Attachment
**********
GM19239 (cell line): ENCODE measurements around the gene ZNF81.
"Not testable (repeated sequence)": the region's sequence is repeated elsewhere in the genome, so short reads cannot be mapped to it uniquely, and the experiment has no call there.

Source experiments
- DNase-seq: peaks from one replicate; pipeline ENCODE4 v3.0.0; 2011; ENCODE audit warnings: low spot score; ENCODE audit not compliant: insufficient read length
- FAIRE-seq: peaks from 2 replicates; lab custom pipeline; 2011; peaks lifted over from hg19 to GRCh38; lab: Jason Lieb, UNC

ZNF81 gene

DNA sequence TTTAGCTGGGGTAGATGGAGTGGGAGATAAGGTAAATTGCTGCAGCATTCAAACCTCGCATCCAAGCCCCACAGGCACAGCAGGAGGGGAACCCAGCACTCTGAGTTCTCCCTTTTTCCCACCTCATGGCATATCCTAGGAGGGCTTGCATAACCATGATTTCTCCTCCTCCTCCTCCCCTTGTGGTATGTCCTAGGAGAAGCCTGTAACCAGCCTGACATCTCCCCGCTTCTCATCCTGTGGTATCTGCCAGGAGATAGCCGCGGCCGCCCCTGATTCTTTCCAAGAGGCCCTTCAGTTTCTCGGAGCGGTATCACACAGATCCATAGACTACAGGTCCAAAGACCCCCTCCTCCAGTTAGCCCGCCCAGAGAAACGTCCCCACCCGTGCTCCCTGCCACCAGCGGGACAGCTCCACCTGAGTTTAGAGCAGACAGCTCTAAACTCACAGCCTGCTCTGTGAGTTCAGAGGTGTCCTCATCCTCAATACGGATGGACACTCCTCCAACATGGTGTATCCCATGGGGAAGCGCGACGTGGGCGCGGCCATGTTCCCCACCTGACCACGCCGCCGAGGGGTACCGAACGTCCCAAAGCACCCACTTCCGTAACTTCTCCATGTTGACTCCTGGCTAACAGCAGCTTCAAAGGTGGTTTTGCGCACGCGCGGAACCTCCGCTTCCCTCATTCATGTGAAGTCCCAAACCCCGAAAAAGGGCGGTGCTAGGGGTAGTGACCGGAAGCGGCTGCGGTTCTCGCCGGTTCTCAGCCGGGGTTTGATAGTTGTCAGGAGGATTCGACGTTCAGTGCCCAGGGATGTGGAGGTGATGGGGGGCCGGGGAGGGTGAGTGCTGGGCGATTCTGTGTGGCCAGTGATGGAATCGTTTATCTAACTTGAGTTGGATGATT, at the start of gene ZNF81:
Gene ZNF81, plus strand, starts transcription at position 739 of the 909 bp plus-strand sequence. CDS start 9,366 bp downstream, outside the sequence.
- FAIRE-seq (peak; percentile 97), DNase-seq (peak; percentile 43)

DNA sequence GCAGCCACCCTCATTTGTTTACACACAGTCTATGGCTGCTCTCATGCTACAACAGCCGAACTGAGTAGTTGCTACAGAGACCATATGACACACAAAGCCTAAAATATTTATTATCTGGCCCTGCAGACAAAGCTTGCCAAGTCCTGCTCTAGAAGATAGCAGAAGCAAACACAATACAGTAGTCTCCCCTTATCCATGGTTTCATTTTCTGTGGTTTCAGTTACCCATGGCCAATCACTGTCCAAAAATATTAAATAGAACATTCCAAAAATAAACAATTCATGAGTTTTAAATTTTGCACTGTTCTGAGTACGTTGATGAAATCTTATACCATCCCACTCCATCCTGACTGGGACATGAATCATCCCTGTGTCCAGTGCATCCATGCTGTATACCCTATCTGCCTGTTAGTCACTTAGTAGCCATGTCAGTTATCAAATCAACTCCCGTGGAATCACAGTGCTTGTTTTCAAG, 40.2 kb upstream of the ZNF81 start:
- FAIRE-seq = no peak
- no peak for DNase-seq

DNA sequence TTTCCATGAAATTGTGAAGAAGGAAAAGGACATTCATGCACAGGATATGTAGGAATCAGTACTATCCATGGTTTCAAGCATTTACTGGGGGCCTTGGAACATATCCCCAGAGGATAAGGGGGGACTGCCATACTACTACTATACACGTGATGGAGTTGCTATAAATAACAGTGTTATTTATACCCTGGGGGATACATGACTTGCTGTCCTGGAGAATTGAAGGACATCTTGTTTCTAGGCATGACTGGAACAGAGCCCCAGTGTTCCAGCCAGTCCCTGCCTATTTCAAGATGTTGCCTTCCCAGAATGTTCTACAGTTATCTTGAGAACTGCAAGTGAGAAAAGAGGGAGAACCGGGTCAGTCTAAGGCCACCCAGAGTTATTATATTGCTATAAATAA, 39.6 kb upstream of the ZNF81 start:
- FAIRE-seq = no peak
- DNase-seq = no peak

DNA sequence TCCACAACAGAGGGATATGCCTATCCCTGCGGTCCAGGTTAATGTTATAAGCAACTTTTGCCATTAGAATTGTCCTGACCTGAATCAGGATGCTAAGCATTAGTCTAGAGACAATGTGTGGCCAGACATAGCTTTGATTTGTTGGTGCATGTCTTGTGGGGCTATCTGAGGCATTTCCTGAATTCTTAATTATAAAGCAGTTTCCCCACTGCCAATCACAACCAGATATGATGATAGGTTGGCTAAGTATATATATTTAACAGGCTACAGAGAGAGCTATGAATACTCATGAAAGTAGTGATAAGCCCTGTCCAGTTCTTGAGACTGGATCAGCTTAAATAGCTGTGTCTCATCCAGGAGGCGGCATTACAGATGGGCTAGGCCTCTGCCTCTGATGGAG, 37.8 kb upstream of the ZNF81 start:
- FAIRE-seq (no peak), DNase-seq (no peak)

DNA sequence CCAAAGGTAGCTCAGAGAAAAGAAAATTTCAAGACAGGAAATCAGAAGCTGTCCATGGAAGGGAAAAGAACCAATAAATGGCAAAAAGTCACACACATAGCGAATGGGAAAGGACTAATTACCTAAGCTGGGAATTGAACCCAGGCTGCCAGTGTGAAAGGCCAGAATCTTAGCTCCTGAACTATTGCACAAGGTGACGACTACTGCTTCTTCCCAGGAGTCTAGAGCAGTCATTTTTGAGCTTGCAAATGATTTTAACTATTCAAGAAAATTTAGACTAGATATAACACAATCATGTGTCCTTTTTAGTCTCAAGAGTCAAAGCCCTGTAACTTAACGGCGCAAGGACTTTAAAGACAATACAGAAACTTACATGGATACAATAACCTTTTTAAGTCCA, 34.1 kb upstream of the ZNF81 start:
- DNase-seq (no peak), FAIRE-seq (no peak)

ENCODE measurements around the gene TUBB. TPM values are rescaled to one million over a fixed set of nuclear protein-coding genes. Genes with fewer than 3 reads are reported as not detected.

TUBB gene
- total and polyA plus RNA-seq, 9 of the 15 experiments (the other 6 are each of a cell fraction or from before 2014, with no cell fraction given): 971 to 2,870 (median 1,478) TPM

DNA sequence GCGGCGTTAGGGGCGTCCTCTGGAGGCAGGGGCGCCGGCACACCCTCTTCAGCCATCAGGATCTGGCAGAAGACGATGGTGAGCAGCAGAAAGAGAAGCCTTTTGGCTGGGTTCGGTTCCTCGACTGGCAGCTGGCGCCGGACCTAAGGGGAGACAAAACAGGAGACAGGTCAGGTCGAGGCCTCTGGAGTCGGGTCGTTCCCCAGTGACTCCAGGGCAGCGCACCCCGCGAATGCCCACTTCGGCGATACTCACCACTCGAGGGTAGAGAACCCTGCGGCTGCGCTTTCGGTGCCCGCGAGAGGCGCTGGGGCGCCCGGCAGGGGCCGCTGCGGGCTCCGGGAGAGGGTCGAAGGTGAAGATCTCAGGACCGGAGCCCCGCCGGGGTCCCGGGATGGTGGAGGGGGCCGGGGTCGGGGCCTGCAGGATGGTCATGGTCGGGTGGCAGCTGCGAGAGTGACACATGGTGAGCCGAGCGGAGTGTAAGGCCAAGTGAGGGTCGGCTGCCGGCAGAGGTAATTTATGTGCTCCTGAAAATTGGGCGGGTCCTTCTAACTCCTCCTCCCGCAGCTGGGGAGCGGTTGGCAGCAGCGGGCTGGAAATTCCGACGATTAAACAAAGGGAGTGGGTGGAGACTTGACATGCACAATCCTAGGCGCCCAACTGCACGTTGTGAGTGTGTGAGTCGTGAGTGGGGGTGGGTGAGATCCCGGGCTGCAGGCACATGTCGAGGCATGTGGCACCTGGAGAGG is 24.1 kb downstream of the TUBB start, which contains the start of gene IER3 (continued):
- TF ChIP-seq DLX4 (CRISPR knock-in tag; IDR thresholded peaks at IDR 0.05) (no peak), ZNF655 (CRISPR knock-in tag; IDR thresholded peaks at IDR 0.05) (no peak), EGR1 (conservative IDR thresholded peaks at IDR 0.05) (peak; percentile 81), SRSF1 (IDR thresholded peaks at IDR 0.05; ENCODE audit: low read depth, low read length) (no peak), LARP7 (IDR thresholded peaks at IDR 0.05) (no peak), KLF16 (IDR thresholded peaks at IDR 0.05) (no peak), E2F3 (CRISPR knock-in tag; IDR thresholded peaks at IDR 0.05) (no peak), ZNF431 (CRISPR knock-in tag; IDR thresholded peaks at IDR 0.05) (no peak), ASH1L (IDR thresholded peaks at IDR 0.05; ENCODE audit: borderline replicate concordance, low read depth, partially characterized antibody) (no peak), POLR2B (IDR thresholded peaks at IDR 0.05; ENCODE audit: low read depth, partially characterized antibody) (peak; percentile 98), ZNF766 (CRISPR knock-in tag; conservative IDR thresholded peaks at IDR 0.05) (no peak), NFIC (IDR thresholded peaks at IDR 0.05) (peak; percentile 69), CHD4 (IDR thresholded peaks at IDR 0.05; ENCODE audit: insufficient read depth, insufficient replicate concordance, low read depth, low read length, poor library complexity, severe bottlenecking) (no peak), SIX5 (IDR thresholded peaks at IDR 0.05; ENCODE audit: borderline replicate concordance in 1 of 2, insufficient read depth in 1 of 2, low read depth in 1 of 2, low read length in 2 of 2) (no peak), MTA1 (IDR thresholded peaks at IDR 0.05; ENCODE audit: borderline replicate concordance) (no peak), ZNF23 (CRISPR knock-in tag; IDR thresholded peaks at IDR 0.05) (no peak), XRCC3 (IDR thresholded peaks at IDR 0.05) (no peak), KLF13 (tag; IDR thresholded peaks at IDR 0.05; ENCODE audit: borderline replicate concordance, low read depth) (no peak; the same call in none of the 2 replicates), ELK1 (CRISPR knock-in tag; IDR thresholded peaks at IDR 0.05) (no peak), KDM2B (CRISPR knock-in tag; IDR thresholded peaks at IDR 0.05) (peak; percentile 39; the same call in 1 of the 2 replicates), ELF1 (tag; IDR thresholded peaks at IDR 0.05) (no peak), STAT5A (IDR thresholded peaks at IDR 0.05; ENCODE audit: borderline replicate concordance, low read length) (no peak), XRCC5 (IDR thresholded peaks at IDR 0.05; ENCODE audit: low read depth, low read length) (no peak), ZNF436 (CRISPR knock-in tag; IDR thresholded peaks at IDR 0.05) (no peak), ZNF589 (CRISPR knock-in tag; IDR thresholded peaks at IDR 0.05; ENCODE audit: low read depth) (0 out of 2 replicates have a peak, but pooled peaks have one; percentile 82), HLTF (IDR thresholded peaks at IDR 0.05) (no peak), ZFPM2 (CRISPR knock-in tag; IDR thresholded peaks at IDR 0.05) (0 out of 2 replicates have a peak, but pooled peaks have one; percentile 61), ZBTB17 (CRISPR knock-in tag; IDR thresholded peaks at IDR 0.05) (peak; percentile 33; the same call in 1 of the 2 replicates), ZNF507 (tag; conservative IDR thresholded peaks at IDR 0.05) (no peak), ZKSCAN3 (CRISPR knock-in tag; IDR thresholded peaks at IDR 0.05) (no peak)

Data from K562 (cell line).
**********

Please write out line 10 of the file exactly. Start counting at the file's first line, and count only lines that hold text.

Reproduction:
DNA sequence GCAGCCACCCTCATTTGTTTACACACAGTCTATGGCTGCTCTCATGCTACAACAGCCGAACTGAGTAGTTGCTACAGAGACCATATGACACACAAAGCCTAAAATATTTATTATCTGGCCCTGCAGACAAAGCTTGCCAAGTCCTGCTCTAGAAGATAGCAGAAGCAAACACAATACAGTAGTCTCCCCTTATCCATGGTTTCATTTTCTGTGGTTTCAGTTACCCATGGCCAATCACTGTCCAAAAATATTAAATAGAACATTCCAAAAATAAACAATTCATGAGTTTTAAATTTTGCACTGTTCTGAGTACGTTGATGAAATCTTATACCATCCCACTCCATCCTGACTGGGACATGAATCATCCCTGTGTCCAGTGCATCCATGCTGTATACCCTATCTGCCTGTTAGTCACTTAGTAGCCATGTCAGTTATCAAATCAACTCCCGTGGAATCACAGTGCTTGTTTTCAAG, 40.2 kb upstream of the ZNF81 start: